Americans Care About Green Schools
As a former teacher, I’ve seen first-hand the transformative effect that great educational environments can have on teacher motivation, student performance and community engagement. I also know that parents are unfailingly dedicated to their children’s education and will do just about anything to give their kids an advantage in life.
Over the past year, we at the Center for Green Schools have witnessed thousands of volunteers, educators, school administrators and policy makers transforming our nation’s schools into inspiring places where children learn and thrive. 2011 was a landmark year for the green schools movement, so you can imagine that it was tough to whittle down the long list of accomplishments to 10 big wins. But we did.
Today the Center, along with its founding sponsor, United Technologies Corp., released its “Best of Green Schools 2011” list, highlighting these 10 leading states, cities, districts and decision makers that have gone above and beyond in their efforts to ensure every student has the opportunity to learn in a healthy, safe environment. With the Best Of list, we celebrate schools and regions from across the nation – from K-12 to higher education – for their commitments to measurable and innovative sustainability initiatives and their contributions to the Center’s mission to green every school in America. This year’s recipients ranged from federal collaborations to individual school victories. Here’s a taste of trailblazers who rose to the top of our list:
Best Moment for the Movement, U.S. Department of Education, Green Ribbon Schools
Green Ribbon is the first comprehensive and coordinated federal initiative to focus on the intersection of environment, health and education. In my mind, this program is the biggest thing to happen to the green schools movement, ever. To date, 33 states and the District of Columbia have signed on to participate.
Best City, Philadelphia, PA
The Philadelphia School District and its community partners have made amazing progress in 2011 toward the greening of their 291 public schools. The district has a commitment that all new schools certify to LEED Silver and has been rolling out a plan to address the city’s existing schools. This year, Kensington Creative and Performing Arts High School – a Title 1 school where 90 percent of the students qualify for free or reduced lunch – made AYP for the first time after moving into the district’s first LEED Platinum facility.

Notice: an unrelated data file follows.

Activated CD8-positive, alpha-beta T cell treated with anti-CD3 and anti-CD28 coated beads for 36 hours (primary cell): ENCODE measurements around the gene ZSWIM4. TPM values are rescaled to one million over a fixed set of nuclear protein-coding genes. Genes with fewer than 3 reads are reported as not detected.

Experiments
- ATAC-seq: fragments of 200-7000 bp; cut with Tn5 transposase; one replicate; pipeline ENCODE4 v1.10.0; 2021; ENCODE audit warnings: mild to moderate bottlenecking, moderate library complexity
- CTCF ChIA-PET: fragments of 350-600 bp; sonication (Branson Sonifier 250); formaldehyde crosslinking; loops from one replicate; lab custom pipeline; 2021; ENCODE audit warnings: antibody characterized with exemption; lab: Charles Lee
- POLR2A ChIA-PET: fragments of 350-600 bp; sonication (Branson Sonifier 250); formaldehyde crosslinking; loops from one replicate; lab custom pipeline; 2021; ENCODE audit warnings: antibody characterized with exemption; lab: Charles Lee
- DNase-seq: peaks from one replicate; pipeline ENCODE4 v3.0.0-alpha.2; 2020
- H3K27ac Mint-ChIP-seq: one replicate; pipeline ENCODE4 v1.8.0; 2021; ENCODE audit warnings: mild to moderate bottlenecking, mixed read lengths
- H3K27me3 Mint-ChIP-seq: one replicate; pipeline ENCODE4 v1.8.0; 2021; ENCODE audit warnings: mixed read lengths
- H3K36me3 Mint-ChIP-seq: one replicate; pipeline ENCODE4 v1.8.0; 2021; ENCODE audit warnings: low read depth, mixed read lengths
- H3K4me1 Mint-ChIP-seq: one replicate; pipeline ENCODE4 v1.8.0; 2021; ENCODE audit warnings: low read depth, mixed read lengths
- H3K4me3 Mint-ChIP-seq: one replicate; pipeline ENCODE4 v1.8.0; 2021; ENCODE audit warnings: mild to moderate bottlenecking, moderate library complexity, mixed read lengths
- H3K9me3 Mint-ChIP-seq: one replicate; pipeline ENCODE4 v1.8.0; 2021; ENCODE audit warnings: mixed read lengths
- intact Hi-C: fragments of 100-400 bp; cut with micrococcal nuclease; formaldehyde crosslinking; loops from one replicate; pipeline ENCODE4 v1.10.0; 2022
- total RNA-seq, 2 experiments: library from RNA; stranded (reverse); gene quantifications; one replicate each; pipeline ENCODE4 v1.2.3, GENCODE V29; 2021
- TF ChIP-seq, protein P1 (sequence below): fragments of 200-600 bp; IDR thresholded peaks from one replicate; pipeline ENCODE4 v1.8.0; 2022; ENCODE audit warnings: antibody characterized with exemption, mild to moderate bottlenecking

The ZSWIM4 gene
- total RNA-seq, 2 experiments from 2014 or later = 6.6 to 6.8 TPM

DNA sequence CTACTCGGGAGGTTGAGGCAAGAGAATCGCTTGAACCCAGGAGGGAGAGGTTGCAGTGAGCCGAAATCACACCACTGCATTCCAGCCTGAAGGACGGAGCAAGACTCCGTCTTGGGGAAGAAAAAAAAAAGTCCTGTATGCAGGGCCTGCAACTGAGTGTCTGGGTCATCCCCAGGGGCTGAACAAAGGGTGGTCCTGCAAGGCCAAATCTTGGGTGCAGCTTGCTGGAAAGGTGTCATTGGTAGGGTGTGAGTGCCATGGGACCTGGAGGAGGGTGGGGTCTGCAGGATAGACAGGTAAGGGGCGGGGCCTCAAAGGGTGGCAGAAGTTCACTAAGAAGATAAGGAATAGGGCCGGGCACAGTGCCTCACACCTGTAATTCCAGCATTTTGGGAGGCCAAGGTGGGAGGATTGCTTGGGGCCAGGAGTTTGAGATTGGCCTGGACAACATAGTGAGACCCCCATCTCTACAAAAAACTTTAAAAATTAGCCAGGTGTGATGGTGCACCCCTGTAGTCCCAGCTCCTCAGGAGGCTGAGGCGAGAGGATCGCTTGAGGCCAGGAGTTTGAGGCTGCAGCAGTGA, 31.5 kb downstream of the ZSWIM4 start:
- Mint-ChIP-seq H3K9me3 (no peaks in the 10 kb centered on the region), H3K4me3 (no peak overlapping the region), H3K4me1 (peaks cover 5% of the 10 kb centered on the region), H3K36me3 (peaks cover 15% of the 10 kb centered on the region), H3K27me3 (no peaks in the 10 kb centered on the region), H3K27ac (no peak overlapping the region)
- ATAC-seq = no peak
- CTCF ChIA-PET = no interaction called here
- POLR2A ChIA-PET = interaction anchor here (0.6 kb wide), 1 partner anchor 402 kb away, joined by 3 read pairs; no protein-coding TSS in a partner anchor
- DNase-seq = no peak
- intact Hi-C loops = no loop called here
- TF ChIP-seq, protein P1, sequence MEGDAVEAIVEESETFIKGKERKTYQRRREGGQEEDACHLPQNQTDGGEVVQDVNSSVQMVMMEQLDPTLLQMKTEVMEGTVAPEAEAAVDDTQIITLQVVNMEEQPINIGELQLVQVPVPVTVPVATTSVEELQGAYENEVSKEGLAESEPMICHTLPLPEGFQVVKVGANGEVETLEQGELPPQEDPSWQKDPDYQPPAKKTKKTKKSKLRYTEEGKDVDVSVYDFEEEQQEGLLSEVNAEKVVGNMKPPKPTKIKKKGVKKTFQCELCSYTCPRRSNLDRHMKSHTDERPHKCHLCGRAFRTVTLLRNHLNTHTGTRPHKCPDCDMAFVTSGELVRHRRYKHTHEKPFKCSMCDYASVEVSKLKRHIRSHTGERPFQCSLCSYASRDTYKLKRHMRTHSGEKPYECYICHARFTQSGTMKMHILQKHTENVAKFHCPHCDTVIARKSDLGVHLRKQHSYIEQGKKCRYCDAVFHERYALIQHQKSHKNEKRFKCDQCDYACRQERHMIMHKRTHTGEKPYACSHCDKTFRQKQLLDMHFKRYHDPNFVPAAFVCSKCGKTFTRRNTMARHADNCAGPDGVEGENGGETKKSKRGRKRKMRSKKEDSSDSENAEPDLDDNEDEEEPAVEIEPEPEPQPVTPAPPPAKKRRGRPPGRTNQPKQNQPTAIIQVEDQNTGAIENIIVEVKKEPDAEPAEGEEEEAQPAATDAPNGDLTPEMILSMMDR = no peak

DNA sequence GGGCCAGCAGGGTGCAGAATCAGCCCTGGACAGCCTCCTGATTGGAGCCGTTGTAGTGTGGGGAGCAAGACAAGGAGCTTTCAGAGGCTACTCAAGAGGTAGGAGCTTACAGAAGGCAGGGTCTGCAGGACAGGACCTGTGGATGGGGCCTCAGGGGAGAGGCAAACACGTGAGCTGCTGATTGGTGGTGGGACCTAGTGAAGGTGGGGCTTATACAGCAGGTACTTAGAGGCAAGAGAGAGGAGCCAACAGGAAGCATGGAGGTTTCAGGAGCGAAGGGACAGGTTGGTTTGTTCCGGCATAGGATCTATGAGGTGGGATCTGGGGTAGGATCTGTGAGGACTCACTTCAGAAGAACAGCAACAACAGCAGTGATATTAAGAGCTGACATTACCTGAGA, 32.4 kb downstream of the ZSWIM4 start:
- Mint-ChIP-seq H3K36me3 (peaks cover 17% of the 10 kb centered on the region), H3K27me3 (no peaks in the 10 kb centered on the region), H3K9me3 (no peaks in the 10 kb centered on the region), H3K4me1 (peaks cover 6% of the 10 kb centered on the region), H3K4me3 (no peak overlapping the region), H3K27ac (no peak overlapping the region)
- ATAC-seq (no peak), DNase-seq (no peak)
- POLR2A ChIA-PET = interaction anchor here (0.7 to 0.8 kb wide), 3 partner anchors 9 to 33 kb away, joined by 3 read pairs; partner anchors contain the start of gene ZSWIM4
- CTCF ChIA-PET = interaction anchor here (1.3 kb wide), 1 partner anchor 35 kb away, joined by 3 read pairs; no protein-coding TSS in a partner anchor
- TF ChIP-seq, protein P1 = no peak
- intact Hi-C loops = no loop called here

Best Collaborators, Kentucky
State Representatives Jim Decesare (R) and Mary Lou Marzian (D) led their colleagues in the Kentucky General Assembly to unanimously adopt a series of resolutions in support of green schools and have encouraged their legislator peers in other states to replicate their efforts to work across party lines. Last month, Jim and Mary Lou invited bipartisan group of decision makers from six states around the region to visit the nation’s first net-zero school and discover common ground on the topic of green schools. I was there to see that common ground wasn’t hard to find – who doesn’t support healthy, high-performing schools that educate healthy, high performing students?
The Best of 2011 list comes on the heels of a third party, nationwide survey we commissioned earlier this year, which revealed that one third of Americans think that the majority of U.S. schools are in “poor shape.” Moreover, 90 percent of respondents indicated that the condition of our nation’s schools is no better than adequate. The same survey revealed that Americans see school modernization as a high-priority investment. And despite what Congress would have us believe, nearly three out of four Americans support federal investment in school building improvements focused on creating healthier learning environments, saving tax dollars or lowering carbon emissions.
The U.S. Government Accountability Office reports that at least 25,000 U.S. schools are in need of extensive repairs and more than 10,000 of those schools have air that is unfit to breath. On the flip side, research has shown that, on average, green schools save $100,000 per year on operating costs. Greening our schools just makes sense and our hats go off to this year’s designees for their practical and forward thinking.
At the Center for Green Schools, we view the greening of America’s schools as an imperative, and think that no elementary, middle, high school or higher education institution should be left behind. Whether it’s finding out if your state is participating in Green Ribbon, convincing your school board to implement sustainable practices or teaching your kids to turn off lights and recycle, join parents around the country who are getting engaged and working to transform the way we design, build, operate and maintain our schools.